Sometimes the pickings are slim, and venues aren't going to cut back a whole day, or skip an entire issue, just because they didn't get great papers. So less good papers will, grudgingly, get accepted. (Although they'll often also step up the invited talks and highlight papers, which is another indicator you can look for that a given year was not as good as usual.)
    2. The reviewers were really swamped, and not as on the ball as they should have been, or weren't as expert in that sub-area as they needed to be.
      Sadly, this happens too. Reviews are run entirely on volunteer effort, and that means sometimes there just aren't enough expert reviewers to go around. A paper which looks superficially good may have deep flaws that someone in a rush, or not deeply read in a sub-area, might miss. Maybe the idea was sound, but their evaluation methodology was flawed, or vice versa. Maybe it's a great idea, but someone invented it 20 years ago in a different discipline. Always, always, do your own leg work, especially when it comes to related work and experimental methodology. Never assume that just because someone said it in a conference last year that it's right, or appropriate for your problem.
    This is where things like citation count start to come in. Now that you've determined that the venue itself is good, now you can start asking questions like "How many people have cited this paper?" and "How many people cite papers by people who cite this paper?" (In other words, doing the whole PageRank thing.) But there are a lot of reasons not to trust raw citation counts, especially in contentious areas. People may cite the paper just so they can debunk it. Bad scientists may cite the paper because it agrees with what they believe, even if it's not actually that great of a paper. The best papers will have lots of citations, from good researchers, who say positive things about it in their papers. If it's a really recent paper, then you're going to have to go off the person's previous publication track record, or their advisor's, if they're really new. (On the other hand, it's rare for someone's first or second paper to be really good solid work.)
As always, however, your best guide to publication venues is going to be people who know that area. If it's your area, and you're new to it, ask your advisor or senior lab mates to tell you what's good. If you're looking outside of your area, see if you can find a research buddy in that discipline. Good luck, happy reading, and happy publishing!

Thursday, June 20, 2013

Coriander versus cilantro: the confusion continues.

Things I learn... I thought I knew that coriander (the dried herb) and cilantro (the fresh leaf), both came from the same plant, but that Europe doesn't distinguish between the two, calling them both coriander. However, I was flipping through On Food and Cooking just now, and discovered that the reason why Americans call fresh coriander cilantro is because there's a Central and South American herb called culantro (Eryngium foetidum), which tastes much like the Middle Eastern herb, coriander (Coriandrum sativum), and has mostly been displaced by it throughout Latin America. So odds are good that your guacamole was made with coriander. But to add another twist to the story, culantro lives on. It's still sometimes used in Latin America, but it has been enthusiastically adopted by Asia, especially the Vietnamese, who use the leaves as a substitute for Vietnamese coriander, Persicaria odorata (which is neither a coriander nor a culantro). So your cilantro is probably coriander, unless you're eating Vietnamese, in which case it might be culantro, or something else entirely. As a side note, the unpleasant "soapy" flavor that some people are sensitive to is the result of a fatty aldehyde, decenal, also present in citrus peels. So if you don't like cilantro, you probably won't like citrus zest, or citron, the much-maligned fruitcake ingredient. (Then again, why are you eating fruitcake, when you could be eating this?) It's not present in the seeds, however, so most people who hate the taste have no problem eating coriander heavy cuisines such as Indian. It's also heat sensitive, so it's possible that lightly cooking the cilantro would drive off the offending soapy component. However, most of the other flavor compounds in cilantro are even more volatile, so it'll probably just taste grassy. Try it at your own risk.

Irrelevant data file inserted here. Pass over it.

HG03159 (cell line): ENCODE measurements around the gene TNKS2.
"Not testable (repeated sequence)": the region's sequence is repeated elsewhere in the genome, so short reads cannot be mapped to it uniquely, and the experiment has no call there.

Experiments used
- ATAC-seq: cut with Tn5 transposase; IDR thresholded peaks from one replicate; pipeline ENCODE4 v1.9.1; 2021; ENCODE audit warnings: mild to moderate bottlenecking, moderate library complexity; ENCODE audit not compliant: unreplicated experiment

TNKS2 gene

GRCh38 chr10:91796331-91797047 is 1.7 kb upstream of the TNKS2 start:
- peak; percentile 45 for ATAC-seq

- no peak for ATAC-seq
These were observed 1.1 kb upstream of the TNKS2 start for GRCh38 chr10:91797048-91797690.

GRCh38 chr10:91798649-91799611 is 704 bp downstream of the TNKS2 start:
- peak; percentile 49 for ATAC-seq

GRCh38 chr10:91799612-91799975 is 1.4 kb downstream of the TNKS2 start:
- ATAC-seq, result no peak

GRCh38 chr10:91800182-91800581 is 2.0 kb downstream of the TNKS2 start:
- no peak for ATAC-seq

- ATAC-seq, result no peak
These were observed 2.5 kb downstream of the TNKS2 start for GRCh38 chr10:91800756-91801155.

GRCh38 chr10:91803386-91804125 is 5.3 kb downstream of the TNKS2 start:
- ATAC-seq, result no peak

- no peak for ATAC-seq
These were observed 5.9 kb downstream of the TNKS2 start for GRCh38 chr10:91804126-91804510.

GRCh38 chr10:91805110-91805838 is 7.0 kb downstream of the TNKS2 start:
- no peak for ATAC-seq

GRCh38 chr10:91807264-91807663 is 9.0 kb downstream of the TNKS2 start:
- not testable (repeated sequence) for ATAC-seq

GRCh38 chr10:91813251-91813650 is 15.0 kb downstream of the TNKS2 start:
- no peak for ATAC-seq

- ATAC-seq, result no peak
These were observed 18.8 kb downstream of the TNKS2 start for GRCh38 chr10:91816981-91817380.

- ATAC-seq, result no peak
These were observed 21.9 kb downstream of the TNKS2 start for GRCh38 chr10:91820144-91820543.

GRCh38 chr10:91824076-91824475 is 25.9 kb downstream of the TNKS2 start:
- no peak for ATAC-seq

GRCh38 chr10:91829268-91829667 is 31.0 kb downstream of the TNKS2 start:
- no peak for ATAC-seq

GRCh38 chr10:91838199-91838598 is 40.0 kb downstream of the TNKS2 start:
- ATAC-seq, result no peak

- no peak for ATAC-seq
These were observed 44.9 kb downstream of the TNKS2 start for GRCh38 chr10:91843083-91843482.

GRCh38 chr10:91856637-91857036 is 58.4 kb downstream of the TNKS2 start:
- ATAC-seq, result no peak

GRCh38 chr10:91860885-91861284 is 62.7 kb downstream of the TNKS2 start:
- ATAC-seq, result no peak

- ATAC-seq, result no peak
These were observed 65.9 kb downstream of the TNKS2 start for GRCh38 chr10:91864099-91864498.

Wednesday, April 24, 2013

Adventures in Paris, Part 1 of many: In which I completely fail to buy an onion.

As may have already become clear in previous posts, I don't have the best luck when it comes to onions. I tend to run out at inconvenient times, or forget to buy them, or find that the ones I have are rotted just when I'm getting ready to cook. However, I've never actually failed at purchasing one before.

Aaron ran out to grab a few things for dinner and breakfast the first day we arrived, but today has been the first day I've felt up to navigating a French supermarché, and we needed groceries badly. So I gathered my bags, put together a bilingual shopping list, and went merrily off to to the Carrefour. Unlike the small shops, which are very helpful, the supermarket experience in France is generally not so different from the US (which is to say, apathetic), and one can wander up and down the aisles in peace, quietly gawking at the yogurt (100+ kinds!), the ethnic food aisle (fresh ramen noodles! Tortilla chips! nuoç mam!), and the meat case (smoked duck breast! Whole rabbit!)